Naturally, I wonder about anyone else here, especially my own age, on a Wednesday.  Me, I know my story,  the basics of it.  Is the RV couple on vacation?  Independently wealthy?  Camping bohemians?  The site cost $21, which momentarily jarred me because I am almost never on an electric site.  The tent sites are $13, of which exact count I had in my pocket.  

It’s partly cloudy but some of the clouds are cirrus, very high up.  Maybe some altostratus a little closer to Earth.  It feels like a long time since I’ve taken a very close look at any clouds.  If it hasn’t been cold these last several months it’s been cloudy.  But low cloudy, where the clouds are just like one thick blanket, nothing about them standing out, not like cirrus.

I took about half of the wood out of the back of the car.  I’ve got a four-corners stack erected with paper, shards, and twigs filling the middle.  I squeezed some of the firestarter gel over all of the kindling.  The wind could make starting the fire a little tricky but once the fire gets going the wind will help to air it out.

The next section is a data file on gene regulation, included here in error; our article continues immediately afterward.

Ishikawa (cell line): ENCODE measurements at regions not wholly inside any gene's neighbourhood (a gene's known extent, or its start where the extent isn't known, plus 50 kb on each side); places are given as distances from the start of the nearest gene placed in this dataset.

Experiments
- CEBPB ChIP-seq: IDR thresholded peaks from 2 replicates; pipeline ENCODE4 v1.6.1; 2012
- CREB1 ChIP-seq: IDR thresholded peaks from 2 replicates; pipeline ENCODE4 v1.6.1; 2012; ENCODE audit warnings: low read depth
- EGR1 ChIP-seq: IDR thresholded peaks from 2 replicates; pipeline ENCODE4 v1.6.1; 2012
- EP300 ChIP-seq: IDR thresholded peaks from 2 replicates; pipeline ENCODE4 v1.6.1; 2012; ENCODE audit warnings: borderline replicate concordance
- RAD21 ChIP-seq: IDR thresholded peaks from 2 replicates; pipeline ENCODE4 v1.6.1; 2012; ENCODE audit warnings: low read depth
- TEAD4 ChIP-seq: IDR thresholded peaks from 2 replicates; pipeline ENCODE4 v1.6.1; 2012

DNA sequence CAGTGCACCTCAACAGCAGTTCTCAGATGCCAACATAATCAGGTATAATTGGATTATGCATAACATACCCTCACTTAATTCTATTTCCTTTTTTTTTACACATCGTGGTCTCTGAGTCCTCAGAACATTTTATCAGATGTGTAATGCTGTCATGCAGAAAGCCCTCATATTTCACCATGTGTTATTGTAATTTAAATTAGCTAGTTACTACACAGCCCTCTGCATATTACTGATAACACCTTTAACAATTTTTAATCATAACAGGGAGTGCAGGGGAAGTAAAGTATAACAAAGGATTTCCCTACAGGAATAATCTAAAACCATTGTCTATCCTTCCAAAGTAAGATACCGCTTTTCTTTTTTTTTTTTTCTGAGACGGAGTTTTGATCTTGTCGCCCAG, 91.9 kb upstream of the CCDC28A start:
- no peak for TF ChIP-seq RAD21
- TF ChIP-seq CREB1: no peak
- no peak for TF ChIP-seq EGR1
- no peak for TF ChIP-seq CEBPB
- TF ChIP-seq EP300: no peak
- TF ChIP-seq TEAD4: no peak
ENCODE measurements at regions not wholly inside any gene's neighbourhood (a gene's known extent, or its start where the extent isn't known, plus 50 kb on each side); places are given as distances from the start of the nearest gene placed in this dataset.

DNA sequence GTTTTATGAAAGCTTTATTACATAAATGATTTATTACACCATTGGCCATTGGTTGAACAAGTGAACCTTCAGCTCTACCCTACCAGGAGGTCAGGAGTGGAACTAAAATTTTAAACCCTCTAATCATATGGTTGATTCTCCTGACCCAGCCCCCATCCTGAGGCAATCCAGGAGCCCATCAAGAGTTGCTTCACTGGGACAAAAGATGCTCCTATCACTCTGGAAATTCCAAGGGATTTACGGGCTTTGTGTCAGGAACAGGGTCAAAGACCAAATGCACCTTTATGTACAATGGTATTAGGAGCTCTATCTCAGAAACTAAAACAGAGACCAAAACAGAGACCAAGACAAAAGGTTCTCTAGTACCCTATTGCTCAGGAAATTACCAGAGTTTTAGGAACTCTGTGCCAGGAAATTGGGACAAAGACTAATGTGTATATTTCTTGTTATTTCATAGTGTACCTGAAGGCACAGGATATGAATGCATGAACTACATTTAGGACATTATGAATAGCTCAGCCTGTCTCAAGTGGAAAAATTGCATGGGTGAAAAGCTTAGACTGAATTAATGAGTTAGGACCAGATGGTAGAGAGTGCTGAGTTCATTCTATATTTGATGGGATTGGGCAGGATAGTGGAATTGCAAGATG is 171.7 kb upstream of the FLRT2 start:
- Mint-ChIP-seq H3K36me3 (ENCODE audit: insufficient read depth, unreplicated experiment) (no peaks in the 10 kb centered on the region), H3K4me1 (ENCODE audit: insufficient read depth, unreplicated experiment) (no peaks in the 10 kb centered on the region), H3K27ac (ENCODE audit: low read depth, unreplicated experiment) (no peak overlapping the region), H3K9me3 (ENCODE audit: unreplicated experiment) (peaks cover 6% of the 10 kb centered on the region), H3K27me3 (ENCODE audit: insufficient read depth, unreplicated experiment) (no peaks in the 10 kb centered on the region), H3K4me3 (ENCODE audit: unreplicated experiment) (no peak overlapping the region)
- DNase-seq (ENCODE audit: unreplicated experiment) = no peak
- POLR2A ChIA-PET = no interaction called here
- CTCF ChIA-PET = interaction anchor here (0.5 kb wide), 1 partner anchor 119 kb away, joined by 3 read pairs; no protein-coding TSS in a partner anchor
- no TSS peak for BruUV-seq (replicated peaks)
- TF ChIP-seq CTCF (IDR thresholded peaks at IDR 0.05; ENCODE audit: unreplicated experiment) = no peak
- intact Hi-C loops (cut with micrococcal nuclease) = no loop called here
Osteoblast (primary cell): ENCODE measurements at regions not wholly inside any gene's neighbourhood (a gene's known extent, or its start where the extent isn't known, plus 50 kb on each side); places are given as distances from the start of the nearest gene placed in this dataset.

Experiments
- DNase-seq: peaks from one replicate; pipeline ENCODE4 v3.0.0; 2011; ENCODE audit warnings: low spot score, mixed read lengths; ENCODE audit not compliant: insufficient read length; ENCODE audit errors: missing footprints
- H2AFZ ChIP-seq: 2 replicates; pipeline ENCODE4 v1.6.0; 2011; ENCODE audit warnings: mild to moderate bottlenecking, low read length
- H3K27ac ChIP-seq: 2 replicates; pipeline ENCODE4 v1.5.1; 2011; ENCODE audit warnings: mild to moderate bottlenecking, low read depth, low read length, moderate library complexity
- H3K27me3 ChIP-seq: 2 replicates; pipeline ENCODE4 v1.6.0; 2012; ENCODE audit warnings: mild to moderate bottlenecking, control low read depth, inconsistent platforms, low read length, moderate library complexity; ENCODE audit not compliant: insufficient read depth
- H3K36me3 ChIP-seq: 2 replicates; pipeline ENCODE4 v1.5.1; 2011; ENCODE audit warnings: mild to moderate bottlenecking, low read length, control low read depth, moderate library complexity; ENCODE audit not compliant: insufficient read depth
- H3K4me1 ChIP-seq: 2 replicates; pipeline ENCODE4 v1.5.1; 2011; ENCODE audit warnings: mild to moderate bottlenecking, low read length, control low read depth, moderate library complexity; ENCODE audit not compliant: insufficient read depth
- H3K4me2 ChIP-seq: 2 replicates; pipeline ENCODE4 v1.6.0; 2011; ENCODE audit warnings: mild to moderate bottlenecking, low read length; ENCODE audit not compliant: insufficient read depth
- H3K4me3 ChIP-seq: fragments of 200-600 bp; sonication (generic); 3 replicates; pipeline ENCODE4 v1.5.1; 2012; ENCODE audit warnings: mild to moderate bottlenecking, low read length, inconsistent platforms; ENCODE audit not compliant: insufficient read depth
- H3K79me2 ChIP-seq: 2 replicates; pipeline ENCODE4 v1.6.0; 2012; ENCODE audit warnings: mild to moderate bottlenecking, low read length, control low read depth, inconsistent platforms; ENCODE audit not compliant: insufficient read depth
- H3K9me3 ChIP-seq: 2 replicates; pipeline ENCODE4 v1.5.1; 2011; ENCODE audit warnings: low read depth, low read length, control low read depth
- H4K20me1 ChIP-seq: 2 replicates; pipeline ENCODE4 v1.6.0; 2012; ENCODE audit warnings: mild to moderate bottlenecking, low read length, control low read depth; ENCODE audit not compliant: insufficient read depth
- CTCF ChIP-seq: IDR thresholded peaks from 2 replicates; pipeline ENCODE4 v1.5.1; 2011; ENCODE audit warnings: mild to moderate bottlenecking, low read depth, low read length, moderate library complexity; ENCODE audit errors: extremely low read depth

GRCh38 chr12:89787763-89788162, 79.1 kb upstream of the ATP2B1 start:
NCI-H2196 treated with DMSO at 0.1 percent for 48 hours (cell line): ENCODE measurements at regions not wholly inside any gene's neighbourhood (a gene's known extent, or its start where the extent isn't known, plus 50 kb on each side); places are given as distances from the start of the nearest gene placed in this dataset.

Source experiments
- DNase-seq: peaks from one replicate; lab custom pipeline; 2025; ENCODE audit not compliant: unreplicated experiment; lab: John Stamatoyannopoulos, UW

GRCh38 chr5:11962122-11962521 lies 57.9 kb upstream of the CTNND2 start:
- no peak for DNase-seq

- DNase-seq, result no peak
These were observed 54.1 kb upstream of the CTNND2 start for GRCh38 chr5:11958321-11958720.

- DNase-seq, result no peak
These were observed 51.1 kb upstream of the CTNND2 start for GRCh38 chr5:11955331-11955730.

Robins.  A couple of people on bikes appear out of nowhere.  They leave just as quickly as they arrived, in an instant.  Were they ever even here?  Did a tree just fall in the forest?  

In the Diamondbacks bullpen in San Francisco, Brad Boxberger warms.  


The fire went up like a match factory.  The wood was pretty well seasoned, maybe a little wet on the outside from recent rain.  I’ve got one of a few unseasoned pieces, a chunk of ash, on there now as a tester.  Ash has a rep for being burnable even if green.  It is on fire.  The only question is how much it smokes.  I got that piece at the U City woodlot less than a month ago.  It’s smoking a little.  

The wind blew my pen off the picnic table.  It then upended the plastic grocery bag I had twisty-tied to the tall trash bag post here at my site, thereby expertly dumping out its contents (two crushed Busch beer cans).